Restriction on the opening of current /collection accounts by non-lending banks:
Non-lending banks are not permitted to open current/ collection accounts. Borrowers can open current accounts with any one of the banks with which it has a CC/OD facility, provided that the bank has at least 10 per cent of the aggregate exposure of the banking system to that borrower. In case none of the lenders has at least 10 per cent of the aggregate exposure, the bank having the highest exposure among CC/OD providing banks may open current accounts without any restriction. While credits are freely permitted, debits to the CC/OD account can only be for credit to the CC/OD account of that borrower with a bank that has 10 per cent or more of aggregate exposure of the banking system to that borrower. In case there is more than one bank having 10 per cent or more of the aggregate exposure, the bank to which the funds are to be remitted may be decided mutually between the borrower, and the bank’s Funds will be remitted from these accounts to the said transferee CC/OD account at the frequency agreed between the bank and the borrower. Further, the credit balances in such collection accounts shall not be used for repayment of any credit facilities provided by the bank, or as collateral/ margin for availing any fund or non-fund-based credit facilities. However, banks are permitted to debit interest/ charges pertaining to the said CC/OD account and other fees/ charges before transferring the funds to the CC/OD account of the borrower with the bank(s) having 10 per cent or more of the aggregate exposure. It may be noted that banks with exposure to the borrower of less than 10 per cent of the aggregate exposure of the banking system can offer a working capital demand loan (WCDL)/ working capital term loan (WCTL) facility to the borrower.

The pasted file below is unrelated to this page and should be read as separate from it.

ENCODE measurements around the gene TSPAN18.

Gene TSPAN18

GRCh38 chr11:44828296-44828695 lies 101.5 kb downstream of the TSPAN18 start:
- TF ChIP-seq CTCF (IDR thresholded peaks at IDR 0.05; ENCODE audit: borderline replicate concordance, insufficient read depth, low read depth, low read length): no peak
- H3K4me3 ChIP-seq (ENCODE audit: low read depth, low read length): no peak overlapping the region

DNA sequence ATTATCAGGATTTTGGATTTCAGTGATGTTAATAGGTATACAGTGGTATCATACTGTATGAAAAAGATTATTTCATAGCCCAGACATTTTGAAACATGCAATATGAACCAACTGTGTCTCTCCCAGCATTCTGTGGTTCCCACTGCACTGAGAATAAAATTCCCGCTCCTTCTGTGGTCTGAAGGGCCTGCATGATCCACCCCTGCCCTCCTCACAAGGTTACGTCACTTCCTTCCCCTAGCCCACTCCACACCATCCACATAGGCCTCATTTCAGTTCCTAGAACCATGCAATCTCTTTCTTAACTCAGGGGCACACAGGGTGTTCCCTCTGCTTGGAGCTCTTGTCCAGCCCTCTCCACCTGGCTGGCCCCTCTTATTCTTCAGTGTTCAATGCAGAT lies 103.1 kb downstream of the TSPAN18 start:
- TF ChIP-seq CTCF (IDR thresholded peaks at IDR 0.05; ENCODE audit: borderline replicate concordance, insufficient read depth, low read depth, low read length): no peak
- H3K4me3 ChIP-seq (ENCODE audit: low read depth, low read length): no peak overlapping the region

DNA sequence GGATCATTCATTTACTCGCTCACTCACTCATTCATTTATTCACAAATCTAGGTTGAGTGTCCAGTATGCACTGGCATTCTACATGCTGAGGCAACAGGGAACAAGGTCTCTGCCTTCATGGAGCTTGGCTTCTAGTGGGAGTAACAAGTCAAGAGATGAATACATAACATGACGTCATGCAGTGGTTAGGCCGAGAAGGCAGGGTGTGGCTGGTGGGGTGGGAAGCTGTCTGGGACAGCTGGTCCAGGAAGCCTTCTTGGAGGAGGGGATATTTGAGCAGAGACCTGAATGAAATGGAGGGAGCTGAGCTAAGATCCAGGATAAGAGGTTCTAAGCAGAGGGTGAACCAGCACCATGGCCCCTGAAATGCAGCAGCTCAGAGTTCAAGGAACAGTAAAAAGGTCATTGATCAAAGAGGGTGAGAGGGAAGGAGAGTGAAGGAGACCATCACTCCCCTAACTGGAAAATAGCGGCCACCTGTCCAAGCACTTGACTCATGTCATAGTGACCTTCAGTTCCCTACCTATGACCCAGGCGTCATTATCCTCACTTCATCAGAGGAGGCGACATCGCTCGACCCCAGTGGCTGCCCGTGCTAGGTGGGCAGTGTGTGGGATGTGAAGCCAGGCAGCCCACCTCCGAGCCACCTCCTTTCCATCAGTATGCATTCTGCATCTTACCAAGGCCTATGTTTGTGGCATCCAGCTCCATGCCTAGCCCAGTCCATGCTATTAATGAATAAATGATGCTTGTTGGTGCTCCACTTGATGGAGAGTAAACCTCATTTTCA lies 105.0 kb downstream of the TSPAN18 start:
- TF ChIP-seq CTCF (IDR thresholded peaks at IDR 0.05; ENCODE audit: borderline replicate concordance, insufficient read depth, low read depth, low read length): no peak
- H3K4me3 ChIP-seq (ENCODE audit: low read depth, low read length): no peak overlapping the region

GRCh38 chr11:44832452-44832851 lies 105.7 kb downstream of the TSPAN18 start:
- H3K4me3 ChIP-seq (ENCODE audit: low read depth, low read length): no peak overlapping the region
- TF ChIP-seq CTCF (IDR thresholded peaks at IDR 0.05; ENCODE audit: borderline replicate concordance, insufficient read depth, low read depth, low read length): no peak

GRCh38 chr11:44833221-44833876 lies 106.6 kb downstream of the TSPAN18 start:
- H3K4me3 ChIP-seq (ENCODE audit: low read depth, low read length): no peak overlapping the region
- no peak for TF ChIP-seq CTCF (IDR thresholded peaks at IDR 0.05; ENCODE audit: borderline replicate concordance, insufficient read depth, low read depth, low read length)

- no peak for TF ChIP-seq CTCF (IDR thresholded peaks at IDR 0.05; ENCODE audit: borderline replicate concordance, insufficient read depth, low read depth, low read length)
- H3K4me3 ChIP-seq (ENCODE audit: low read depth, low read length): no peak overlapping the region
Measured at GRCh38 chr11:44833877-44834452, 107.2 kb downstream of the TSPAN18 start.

Banks should not route payments from term loans through CC/ OD/ Current accounts of the borrower. This is because term loans are meant for specific purposes and therefore the funds should be remitted directly to the supplier of goods and services. Even in the cases where term loans are meant for purposes other than for the supply of goods and services banks shall ensure that payment is made directly to the destination without routing it through an account of the borrower. However, where the payment destination is not identifiable, banks may route such term loans through an account of the borrower opened as per the provisions of the RBI circular. Expenses incurred by the borrower for day-to-day operations may be routed through an account of the borrower.
Banks are permitted to open and operate specific accounts stipulated under various statutes and specific instructions of other regulators/ regulatory departments/ Central and State Governments, without any restrictions.
The specific accounts are;
- Accounts for real estate projects mandated under Section 4 (2) l (D) of the Real Estate (Regulation and Development) Act, 2016 for the purpose of maintaining 70 per cent of advance payments collected from the home buyers.